You have a rather feminist approach to your Haggadah. Would you mind elaborating a little on that?

I translated the text and eliminated all male references to god.

As for the collages, I would say that my most obviously feminist collage is in the depiction of the “Four Children” which is widely known as the section about the four sons - one wise, one wicked, one simple and one who doesn’t know how to ask. I have collaged them as female. That will be controversial in some circles and refreshing amongst others. I am a dyed in the wool feminist but this project wasn’t driven by that per se.



How long have you been working on this project?

I started my first collage in 2018. But my work really took off in 2019 until the present day. But I have actually been thinking about creating my own Haggadah even before I started my artistic life.

How many collages and illustrations are you creating? Do you have a fixed number in mind, or do you let the work and inspiration take you?

There is so much to be inspired by in the Haggadah. I was spoiled for choice. Everytime I thought I had exhausted the concepts, new ones presented themselves to me. The ten plagues, in particular, were really fun to explore. I’ve created over 50 collages. I’ve had my most concentrated productive period in 2020 because I finally had a concrete deadline.

How long do you think it will take you to finish?

I’m almost there.

What are some of the challenges you have encountered along the way?

I  had trouble with the big themes like slavery and liberation. I was obsessed with making something amazing and profound. It dogged me. I didn’t want to do something trite. I started so many pictures that I never stuck down in the end. I wanted to expand the depiction of slavery to prompt users of the book’s main duty - to remind Jews that they were slaves once and to be empathetic to those suffering around the world. That wasn’t easy.

Also the translation was a challenge. I have never translated anything before. Instead of “Blessed be he, king of the universe…” a common translation of the beginning of many of the blessings in the Haggadah, I changed it to “Blessed be God, leader of the world”. That was not very difficult. Other passages were much more complex.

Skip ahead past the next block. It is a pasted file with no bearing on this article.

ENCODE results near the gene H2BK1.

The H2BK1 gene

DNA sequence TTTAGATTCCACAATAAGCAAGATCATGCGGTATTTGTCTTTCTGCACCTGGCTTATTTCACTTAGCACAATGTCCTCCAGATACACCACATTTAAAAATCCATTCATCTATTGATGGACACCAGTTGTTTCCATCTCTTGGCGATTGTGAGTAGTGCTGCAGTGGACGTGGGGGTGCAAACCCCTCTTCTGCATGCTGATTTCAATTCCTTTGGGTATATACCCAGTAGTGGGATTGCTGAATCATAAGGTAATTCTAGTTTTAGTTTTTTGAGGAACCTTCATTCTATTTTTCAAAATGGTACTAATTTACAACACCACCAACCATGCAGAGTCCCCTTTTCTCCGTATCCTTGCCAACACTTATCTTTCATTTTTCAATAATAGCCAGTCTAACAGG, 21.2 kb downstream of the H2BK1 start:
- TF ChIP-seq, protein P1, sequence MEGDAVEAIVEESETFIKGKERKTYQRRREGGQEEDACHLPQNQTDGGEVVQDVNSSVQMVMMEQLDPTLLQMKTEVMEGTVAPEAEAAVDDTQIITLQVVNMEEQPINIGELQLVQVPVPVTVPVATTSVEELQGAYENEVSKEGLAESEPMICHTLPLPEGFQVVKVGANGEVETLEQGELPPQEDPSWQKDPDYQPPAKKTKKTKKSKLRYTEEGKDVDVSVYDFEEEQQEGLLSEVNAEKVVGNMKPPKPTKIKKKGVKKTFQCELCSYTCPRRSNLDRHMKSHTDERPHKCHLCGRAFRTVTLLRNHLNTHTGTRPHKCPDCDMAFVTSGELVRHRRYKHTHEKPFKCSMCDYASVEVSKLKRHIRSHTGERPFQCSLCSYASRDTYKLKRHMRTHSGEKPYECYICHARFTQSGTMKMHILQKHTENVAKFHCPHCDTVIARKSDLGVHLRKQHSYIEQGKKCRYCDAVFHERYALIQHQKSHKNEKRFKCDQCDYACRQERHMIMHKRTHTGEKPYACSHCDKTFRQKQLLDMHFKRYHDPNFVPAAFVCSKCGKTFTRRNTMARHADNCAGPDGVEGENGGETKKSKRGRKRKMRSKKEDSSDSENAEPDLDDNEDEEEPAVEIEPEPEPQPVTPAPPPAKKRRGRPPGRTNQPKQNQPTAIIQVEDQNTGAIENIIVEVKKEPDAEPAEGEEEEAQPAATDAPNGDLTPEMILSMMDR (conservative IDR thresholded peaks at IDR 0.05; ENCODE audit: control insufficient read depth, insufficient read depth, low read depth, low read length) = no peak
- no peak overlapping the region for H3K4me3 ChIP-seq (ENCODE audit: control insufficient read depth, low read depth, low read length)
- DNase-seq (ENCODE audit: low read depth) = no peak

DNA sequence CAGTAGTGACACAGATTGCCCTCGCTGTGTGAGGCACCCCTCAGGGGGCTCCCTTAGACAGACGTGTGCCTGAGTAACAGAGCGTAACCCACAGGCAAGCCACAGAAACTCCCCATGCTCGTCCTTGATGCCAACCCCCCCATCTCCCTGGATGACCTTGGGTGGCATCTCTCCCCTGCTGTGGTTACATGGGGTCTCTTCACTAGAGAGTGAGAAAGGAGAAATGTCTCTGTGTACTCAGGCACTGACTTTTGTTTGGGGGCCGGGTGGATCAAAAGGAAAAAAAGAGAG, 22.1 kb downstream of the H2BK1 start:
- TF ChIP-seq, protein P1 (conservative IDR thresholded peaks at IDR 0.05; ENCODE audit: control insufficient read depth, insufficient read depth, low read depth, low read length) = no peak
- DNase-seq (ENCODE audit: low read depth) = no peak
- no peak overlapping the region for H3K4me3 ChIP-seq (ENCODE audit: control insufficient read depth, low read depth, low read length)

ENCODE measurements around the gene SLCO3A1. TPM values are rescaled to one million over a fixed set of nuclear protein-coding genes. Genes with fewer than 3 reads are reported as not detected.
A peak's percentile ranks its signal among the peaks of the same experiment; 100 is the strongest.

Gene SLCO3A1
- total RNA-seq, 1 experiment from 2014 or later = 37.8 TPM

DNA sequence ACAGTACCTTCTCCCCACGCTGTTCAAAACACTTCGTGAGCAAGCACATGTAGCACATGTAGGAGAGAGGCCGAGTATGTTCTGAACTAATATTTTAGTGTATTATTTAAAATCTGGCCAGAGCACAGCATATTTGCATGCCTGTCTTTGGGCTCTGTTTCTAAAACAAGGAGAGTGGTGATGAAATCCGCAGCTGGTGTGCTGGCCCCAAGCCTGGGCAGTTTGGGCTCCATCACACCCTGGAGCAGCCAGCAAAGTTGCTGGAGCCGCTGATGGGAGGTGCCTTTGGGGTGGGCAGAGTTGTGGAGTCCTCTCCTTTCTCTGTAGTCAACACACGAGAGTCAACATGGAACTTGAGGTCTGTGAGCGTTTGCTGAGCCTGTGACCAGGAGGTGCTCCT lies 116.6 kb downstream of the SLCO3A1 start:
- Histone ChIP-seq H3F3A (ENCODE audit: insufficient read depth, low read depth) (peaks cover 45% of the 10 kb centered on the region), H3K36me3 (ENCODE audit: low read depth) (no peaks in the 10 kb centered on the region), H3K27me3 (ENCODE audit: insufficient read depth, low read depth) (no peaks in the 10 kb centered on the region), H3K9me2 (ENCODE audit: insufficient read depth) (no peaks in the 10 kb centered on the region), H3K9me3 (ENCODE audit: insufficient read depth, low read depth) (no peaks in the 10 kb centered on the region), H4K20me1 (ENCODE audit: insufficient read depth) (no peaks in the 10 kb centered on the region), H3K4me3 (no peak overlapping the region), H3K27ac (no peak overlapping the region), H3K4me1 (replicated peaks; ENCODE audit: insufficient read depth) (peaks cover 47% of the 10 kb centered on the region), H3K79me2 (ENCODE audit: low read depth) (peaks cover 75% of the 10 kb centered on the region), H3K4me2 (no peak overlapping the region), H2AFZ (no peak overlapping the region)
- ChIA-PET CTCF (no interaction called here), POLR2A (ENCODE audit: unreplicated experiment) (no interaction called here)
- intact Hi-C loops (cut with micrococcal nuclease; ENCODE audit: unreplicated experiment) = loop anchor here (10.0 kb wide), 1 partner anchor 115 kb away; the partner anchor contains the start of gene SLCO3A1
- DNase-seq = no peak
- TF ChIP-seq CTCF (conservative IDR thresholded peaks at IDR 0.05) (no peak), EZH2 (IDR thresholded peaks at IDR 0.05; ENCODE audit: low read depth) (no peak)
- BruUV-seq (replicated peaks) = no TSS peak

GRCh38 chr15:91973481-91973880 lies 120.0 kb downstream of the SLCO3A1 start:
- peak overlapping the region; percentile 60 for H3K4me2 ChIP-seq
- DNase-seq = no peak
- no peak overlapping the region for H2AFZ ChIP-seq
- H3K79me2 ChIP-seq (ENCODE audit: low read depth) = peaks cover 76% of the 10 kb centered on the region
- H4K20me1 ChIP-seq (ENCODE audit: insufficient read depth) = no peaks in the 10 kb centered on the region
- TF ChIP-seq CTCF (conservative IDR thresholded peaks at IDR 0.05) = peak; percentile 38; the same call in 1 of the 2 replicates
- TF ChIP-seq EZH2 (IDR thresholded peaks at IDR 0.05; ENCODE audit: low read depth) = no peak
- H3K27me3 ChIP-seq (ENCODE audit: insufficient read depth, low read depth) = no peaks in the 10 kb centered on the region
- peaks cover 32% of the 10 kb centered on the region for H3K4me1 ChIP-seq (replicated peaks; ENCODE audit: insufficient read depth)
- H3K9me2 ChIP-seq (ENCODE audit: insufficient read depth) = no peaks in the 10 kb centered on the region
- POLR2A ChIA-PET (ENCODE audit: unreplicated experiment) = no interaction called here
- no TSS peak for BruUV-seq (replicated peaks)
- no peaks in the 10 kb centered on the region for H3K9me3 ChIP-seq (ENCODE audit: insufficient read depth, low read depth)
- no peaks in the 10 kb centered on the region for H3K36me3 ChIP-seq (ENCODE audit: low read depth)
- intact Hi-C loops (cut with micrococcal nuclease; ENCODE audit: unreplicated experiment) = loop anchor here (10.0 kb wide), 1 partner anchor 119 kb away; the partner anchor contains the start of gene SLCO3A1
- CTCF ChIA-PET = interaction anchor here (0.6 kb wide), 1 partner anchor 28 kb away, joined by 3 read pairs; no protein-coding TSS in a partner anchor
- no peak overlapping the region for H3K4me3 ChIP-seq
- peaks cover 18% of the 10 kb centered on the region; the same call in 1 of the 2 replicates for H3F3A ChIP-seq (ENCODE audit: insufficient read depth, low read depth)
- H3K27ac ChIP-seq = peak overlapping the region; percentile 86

In what format and number will the book be created and or printed?

The book is going to be released digitally and in full colour on paper. The number of copies I get published will depend on the success (or lack thereof) of the Kickstarter campaign. I am also having some limited edition hand-bound copies made by the bookbinder Rachel Jackson of Binah Design. I am also going to be making high quality giclée prints of my collages. If the Kickstarter doesn’t make enough money, I will make a few copies for my family and friends to use and think it through again.

Do you have any advice on how to approach such a large project? Any lessons learned already?

If I were doing it again, I might have been more methodical. I might have chosen a pallet, for example and stuck to those limited colours. I might have only worked on A4 or A3 sized paper. I might have had a big box that I would throw my scraps into and store all my Haggadah materials together so I’d never have to go hunting for a particular paper. I might have thought of a certain genre or theme. (There is a very old Haggadah where all the figures in it have birds’ heads. I have made one collage in homage to that.) I’m not sure I could have worked that way. I’m not sure I could have been so disciplined and still have been creative. 

What other professional or artistic goals do you have as an artist once you have finished this project?

I intend to return to painting when I’m done with this project. But in January, I started experimenting with collaging with abstract images from the sports sections of newspapers, onto canvas. Then painting figurative images on those abstract background. Combining collage, painting and printmaking is my ideal. It will be like collaborating with myself. I am living in the present, particularly now, with the Coronavirus invading the earth. But I am excited to see what I will discover next. I am very lucky that, so far, I never run out of ideas.

Check out Emily’s Collage Haggadah on Kickstarter

Emily Marbach ︎ ︎
interview: Petra Zehner